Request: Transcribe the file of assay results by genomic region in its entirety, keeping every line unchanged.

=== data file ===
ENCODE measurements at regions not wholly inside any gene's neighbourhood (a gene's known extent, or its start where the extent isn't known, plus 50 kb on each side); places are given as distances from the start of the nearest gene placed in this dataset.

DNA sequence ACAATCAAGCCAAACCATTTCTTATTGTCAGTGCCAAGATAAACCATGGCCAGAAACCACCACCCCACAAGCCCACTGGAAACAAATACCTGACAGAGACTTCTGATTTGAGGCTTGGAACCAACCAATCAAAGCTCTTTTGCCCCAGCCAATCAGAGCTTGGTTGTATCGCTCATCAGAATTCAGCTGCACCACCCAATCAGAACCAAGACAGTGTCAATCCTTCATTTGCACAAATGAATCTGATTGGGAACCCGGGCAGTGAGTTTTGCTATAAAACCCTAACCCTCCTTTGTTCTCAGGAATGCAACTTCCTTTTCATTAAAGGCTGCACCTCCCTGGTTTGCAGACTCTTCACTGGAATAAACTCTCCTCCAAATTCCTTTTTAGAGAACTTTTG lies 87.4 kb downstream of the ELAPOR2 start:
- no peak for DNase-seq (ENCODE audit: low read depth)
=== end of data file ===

ENCODE measurements at regions not wholly inside any gene's neighbourhood (a gene's known extent, or its start where the extent isn't known, plus 50 kb on each side); places are given as distances from the start of the nearest gene placed in this dataset.

DNA sequence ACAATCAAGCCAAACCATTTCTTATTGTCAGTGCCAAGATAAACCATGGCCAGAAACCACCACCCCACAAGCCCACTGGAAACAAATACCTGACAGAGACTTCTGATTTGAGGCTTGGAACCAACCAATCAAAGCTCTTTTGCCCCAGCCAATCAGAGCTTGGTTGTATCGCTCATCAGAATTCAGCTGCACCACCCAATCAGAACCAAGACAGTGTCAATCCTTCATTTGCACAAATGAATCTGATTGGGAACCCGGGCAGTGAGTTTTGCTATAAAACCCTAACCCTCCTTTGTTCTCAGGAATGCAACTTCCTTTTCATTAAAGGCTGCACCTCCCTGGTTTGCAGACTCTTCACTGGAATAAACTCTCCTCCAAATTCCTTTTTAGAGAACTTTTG lies 87.4 kb downstream of the ELAPOR2 start:
- no peak for DNase-seq (ENCODE audit: low read depth)